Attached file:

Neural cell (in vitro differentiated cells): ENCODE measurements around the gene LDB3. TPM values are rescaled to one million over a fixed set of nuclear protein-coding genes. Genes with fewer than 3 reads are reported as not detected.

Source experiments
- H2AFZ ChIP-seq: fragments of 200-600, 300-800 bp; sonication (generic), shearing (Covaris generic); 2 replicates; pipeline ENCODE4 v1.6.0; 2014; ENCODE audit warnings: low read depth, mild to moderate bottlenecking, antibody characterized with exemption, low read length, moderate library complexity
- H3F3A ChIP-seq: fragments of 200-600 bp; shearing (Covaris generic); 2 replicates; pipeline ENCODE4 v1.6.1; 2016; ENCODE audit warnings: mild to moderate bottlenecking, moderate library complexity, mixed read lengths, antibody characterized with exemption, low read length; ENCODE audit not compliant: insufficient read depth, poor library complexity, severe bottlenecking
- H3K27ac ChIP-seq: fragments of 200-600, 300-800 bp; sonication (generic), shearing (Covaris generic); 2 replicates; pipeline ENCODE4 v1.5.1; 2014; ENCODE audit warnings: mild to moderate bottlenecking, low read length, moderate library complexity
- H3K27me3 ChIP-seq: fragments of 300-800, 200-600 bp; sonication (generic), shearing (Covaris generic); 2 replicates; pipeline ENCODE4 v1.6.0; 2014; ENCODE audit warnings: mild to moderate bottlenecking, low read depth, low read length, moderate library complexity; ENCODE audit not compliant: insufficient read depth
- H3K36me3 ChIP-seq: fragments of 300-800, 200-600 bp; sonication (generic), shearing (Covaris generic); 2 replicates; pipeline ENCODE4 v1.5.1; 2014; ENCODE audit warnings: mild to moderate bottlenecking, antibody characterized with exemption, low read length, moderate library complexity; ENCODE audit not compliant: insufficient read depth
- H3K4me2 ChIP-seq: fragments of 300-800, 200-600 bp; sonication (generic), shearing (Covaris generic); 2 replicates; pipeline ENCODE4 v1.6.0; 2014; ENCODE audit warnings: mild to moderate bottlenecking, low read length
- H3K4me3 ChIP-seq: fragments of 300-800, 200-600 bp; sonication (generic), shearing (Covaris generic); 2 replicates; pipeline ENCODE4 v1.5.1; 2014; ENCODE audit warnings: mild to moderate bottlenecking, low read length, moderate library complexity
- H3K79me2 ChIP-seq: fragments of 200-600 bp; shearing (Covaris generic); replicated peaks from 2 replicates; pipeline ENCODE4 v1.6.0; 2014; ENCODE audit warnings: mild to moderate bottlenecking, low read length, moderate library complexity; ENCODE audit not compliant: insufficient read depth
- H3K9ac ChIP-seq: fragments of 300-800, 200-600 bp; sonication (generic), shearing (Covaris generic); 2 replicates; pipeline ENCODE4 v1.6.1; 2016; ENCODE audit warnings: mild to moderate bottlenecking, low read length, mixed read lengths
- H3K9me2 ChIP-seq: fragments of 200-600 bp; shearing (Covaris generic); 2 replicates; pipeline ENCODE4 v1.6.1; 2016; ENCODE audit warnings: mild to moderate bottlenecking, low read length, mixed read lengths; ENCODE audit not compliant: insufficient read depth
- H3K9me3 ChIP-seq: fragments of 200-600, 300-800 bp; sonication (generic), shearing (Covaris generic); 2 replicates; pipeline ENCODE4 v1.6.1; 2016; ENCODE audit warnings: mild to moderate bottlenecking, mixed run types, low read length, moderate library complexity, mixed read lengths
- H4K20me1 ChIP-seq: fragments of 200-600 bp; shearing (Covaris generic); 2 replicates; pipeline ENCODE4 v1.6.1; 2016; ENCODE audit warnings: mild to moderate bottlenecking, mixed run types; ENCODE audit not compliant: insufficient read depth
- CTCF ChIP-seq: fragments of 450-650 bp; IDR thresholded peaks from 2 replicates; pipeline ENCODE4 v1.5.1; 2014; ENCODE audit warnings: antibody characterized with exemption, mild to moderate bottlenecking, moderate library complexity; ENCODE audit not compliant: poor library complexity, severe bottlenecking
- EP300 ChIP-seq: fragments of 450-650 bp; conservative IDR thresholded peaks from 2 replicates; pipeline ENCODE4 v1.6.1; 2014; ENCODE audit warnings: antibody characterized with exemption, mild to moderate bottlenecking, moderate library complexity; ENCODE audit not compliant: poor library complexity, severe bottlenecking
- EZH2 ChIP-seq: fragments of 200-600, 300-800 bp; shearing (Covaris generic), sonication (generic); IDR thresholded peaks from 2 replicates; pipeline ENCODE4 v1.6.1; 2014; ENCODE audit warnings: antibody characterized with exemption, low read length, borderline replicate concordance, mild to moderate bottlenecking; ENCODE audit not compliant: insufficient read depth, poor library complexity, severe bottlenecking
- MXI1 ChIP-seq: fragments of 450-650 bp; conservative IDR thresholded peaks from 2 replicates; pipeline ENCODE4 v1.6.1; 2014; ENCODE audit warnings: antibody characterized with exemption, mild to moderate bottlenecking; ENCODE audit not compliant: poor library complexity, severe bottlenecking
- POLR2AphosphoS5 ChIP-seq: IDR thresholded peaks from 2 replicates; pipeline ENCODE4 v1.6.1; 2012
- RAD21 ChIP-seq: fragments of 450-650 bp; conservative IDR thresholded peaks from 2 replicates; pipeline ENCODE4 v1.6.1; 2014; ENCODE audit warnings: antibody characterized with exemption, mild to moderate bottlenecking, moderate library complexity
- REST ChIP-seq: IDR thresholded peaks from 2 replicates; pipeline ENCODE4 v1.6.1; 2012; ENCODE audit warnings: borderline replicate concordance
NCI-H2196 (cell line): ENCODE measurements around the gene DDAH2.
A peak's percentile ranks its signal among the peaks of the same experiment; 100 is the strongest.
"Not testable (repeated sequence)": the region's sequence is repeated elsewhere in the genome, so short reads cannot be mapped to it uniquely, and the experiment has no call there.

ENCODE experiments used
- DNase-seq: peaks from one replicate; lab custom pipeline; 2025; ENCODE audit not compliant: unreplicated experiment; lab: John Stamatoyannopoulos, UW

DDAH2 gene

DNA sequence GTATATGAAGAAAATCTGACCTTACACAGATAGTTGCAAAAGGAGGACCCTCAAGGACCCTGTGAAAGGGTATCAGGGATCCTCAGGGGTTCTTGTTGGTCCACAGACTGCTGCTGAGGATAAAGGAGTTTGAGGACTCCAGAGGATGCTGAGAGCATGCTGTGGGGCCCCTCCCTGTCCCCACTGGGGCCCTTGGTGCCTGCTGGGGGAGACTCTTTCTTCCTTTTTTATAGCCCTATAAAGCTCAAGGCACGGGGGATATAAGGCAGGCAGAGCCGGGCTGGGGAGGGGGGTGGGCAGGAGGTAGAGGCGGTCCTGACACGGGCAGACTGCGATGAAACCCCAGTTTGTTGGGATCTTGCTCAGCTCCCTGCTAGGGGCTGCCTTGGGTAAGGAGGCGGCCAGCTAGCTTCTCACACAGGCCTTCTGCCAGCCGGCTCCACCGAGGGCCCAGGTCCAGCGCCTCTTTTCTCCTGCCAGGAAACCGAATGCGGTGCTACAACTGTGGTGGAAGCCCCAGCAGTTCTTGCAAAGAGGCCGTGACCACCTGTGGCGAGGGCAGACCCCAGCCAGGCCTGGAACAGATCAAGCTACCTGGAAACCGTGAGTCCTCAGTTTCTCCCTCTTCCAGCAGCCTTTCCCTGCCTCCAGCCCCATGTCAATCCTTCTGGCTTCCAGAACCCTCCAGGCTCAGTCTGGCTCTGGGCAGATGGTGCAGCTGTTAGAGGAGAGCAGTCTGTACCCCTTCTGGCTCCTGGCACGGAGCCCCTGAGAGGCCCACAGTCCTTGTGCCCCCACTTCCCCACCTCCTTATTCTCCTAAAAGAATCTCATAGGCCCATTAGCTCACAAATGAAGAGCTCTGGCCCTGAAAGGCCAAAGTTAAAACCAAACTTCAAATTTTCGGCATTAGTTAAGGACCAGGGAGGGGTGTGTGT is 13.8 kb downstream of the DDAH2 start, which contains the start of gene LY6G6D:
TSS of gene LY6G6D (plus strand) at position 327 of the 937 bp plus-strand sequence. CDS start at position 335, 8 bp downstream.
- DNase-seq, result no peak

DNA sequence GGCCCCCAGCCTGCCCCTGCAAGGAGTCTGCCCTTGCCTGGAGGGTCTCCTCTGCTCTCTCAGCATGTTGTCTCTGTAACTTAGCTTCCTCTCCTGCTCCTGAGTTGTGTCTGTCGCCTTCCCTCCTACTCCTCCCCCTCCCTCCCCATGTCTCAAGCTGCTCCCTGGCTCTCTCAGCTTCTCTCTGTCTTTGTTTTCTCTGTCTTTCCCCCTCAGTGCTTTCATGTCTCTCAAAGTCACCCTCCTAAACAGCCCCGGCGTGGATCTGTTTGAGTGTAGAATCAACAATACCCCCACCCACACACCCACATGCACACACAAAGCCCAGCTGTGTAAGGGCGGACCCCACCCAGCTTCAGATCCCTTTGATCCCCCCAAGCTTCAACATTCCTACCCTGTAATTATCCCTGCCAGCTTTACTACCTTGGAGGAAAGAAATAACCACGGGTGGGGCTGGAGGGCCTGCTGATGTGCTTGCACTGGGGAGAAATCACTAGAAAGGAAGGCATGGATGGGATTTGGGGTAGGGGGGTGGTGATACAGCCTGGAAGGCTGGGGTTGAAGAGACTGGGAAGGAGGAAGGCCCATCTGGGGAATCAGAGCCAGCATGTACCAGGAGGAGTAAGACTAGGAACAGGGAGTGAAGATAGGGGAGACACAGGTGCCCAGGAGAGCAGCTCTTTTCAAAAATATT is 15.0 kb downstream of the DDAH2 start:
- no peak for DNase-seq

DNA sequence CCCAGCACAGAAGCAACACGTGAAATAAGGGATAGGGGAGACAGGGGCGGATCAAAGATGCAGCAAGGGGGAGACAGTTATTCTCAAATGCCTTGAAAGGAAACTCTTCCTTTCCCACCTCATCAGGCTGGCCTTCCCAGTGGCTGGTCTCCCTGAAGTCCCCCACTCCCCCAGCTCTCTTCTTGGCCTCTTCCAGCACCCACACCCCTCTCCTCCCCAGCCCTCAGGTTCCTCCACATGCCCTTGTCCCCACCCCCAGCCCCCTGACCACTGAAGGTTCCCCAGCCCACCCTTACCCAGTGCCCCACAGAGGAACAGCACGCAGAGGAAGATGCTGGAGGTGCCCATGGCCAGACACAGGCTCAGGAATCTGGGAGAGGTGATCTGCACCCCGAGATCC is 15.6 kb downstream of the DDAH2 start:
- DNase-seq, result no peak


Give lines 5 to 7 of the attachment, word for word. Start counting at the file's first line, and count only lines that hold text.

- H3K27ac ChIP-seq: fragments of 200-600, 300-800 bp; sonication (generic), shearing (Covaris generic); 2 replicates; pipeline ENCODE4 v1.5.1; 2014; ENCODE audit warnings: mild to moderate bottlenecking, low read length, moderate library complexity
- H3K27me3 ChIP-seq: fragments of 300-800, 200-600 bp; sonication (generic), shearing (Covaris generic); 2 replicates; pipeline ENCODE4 v1.6.0; 2014; ENCODE audit warnings: mild to moderate bottlenecking, low read depth, low read length, moderate library complexity; ENCODE audit not compliant: insufficient read depth
- H3K36me3 ChIP-seq: fragments of 300-800, 200-600 bp; sonication (generic), shearing (Covaris generic); 2 replicates; pipeline ENCODE4 v1.5.1; 2014; ENCODE audit warnings: mild to moderate bottlenecking, antibody characterized with exemption, low read length, moderate library complexity; ENCODE audit not compliant: insufficient read depth